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Tokyo Olympics in the rear view mirror

Well, the 2021 Olympics are in the books. It was an Olympics like no other. Great performances, disappointing performances, surprising performances, great upsets, in short just about everything you want to see in an athletic contest. But something was missing for me, and it wasn’t spectators.

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July 2021 in review: Individualization

The site theme in July was individualization. Throughout the month we shared a variety of new content looking at how, when, why to individualize training. Our archives have even more in depth content on the topic. Below we have links to all our new and archived content on the topic.

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HMMR Podcast Episode 254: Olympic insights (with John Godina)

Three-time Olympian John Godina knows a thing or two about competing at the highest level. From being the favorite, to only making the team as an alternate, his wide range of experiences can help share what Olympic athletes will encounter in Tokyo. On this week’s episode he joins us to discuss his own experience, his approach to technique, and how he assesses the current generation of throwers.

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Balance first, individualization second

As a high school athletic development coach one of the first questions I always get when talking to a parent is if I individualize the program or do sport specific programs. It is also one of the most irritating questions. Just like the terms “activation” or “posterior chain” the terms “sport specific” or “individualization” have become buzz words the last number of years. I am not sure of the reason why. Maybe because the person I am talking to wants to sound smart on the subject or maybe it’s just because they heard others refer to the style of training they are doing. Regardless, I do not think individualization should be the first thing on an athlete’s mind when it comes to start a new training plan or working with a new coach. 

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Individualize the delivery, not the program

Ask me 10 years ago about the key to successful coaching and it was all about individualization. Ask me now, and I think most coaches individualize too much. Maybe I’m just getting set in my ways, but the longer I coach the more I see individualization as simply the icing on the cake. It’s nice to have and can make all the difference, but the true substance is the program underneath it.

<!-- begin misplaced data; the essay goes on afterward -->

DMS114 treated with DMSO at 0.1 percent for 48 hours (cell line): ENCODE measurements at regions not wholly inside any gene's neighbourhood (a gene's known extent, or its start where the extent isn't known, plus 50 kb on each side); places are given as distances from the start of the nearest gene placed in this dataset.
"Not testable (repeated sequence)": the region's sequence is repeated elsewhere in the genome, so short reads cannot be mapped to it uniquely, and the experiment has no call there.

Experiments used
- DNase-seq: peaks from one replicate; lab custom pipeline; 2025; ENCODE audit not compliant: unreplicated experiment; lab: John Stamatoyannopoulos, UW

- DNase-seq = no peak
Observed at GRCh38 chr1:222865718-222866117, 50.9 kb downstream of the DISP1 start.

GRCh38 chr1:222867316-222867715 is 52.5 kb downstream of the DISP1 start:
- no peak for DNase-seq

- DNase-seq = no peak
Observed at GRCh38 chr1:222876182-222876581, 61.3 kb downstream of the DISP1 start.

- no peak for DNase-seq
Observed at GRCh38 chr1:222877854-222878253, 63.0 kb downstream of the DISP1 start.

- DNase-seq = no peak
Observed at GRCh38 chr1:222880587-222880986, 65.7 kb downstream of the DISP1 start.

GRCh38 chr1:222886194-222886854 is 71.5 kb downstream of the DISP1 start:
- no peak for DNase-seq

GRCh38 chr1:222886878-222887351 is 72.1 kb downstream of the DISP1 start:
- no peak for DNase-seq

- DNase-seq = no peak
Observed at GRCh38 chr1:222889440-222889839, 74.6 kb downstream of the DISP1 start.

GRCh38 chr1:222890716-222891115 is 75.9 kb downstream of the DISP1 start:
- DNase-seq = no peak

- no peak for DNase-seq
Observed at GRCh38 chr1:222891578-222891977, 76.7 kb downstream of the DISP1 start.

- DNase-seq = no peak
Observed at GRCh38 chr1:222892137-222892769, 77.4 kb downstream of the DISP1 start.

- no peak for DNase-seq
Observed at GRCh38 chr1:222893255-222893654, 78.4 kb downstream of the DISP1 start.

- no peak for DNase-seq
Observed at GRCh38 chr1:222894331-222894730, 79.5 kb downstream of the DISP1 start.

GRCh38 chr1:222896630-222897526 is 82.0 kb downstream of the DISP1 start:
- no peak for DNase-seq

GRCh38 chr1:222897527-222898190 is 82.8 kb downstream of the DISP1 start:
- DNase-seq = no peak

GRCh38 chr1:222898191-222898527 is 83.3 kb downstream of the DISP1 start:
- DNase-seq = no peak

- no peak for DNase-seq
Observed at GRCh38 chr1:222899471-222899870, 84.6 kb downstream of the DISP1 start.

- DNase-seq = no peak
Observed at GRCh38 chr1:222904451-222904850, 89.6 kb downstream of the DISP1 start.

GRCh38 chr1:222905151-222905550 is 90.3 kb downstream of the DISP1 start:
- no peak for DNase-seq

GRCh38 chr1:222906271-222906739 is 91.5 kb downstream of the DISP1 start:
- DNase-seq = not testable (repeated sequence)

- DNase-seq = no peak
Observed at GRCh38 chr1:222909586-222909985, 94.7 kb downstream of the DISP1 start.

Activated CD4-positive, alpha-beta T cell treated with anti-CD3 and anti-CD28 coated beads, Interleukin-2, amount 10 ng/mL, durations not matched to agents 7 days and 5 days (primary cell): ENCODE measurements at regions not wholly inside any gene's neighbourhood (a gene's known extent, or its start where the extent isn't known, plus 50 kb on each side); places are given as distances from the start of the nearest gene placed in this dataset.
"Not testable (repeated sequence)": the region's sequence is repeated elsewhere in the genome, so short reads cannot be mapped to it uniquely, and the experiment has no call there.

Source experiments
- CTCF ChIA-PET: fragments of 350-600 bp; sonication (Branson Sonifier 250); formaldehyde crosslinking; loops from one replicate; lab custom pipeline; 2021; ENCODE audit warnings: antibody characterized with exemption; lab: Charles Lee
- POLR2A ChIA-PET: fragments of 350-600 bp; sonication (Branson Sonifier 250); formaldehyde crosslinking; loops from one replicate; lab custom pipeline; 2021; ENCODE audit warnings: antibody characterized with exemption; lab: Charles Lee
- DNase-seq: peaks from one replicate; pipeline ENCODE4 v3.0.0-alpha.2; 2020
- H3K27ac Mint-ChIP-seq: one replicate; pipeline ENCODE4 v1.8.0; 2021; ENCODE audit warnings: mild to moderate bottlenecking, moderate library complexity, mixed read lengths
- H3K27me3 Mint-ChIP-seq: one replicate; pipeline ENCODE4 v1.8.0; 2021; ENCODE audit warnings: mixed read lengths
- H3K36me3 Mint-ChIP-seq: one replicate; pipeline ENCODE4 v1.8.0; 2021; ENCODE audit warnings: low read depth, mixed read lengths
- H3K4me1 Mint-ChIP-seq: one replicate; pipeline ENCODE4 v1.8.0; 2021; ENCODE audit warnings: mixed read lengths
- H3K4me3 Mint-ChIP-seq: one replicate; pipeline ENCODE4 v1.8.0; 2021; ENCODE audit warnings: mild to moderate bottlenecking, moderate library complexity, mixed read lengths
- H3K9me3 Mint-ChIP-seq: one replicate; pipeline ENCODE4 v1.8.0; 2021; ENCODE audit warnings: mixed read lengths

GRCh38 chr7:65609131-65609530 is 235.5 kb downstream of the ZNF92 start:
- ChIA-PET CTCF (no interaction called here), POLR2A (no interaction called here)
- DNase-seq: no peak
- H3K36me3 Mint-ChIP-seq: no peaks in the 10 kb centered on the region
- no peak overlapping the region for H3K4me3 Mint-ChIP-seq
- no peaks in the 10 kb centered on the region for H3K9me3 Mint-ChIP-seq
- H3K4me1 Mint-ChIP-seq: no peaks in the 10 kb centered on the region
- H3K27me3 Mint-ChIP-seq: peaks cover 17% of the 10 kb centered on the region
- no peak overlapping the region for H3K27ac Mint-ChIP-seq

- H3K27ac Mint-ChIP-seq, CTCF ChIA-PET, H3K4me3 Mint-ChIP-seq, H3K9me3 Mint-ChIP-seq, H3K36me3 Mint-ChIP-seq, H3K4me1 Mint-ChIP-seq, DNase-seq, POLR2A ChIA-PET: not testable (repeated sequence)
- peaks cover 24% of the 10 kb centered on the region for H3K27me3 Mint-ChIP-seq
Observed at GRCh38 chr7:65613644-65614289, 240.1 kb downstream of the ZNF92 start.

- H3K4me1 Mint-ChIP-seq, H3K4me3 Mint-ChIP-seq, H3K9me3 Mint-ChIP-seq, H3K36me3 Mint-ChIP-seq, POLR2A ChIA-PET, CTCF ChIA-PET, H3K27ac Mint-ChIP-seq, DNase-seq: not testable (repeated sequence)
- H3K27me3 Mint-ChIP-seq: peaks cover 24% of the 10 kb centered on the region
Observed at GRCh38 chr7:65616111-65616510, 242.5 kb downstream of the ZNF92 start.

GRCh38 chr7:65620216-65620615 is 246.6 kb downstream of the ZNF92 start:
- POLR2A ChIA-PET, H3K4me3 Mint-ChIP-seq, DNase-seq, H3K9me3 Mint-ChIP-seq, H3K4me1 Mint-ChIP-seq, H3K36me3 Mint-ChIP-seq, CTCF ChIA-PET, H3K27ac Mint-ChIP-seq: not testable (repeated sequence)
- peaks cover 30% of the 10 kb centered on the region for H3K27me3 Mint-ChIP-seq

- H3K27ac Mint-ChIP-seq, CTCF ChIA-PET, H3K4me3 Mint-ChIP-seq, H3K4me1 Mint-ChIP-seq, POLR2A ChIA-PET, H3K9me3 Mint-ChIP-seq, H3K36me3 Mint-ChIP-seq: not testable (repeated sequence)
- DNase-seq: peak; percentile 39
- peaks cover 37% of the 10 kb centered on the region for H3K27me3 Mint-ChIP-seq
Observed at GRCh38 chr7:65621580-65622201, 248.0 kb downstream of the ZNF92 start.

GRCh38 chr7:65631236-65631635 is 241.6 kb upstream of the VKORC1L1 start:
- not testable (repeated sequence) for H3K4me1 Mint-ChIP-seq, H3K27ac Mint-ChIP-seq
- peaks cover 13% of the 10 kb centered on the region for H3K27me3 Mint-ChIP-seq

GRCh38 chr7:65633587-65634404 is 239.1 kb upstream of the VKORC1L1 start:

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HMMR Podcast Episode 253: Individualization (with Dan Noble and James Gardiner)

Coaching is about meeting the needs of your athletes, and micro adjustments to meet special needs of individual athletes can make all the difference. What is described as the art of coaching is often just how we make decisions to individualize or not individualize a program. On this week’s episode Dan Noble and James Gardiner from GRIT Athletics Toronto explain some of the factors that go into their decision making, along with examples of individualization in practice.

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Tips to individualize training in a team setting

The expression ‘there is no I in team’ is often used in team sports to suggest that no individual’s needs, abilities or ideas should take precedence over the combined skills and efforts of the entire group. From a team culture perspective, I would tend to agree with this saying. However, the core principle of individualization also suggests that coaching and training should be based on the athlete’s actual state of training, experience, athletic potential, and characteristics. Research has clearly shown standardized training program will produce a wide range of adaptive responses, with the same training producing large, small or negative responses among different athletes. How is a coach to deal with these seemingly contradictory points?

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A practical approach to individualization

To paraphrase Kelvin Giles, ‘If your coach: athlete ratio is 1:25 then you are managing a crowd, not coaching.’ Some coaches can only dream of that ratio because they regularly manage groups of 40 or 50 people in a session. Coaching large groups presents unique problems. For example, individualization may seem impossible and we have to hope that everyone gets some improvement.

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Rhythm and tempo

When working on writing projects I listen almost exclusively to two classic jazz albums: Time Out with the Dave Brubeck Quartet and Kind of Blue with Miles Davis. Over the years it is the rhythm, tempo, time, and phrasing that keep me coming back to these classics.

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Coming home to roost: injuries in sport

Injuries at all levels of sport are off the charts. Despite much hand wringing, bloviating, and elaborate injury prevention programs injures continue to rise. In the actual sport training, we are so concerned with “load management” that we not stressing the athletes enough to prepare them for the rigors of the competition. In short, we are reaping what we sow – we have a generation of fragile athletes unprepared for the demands of competition.

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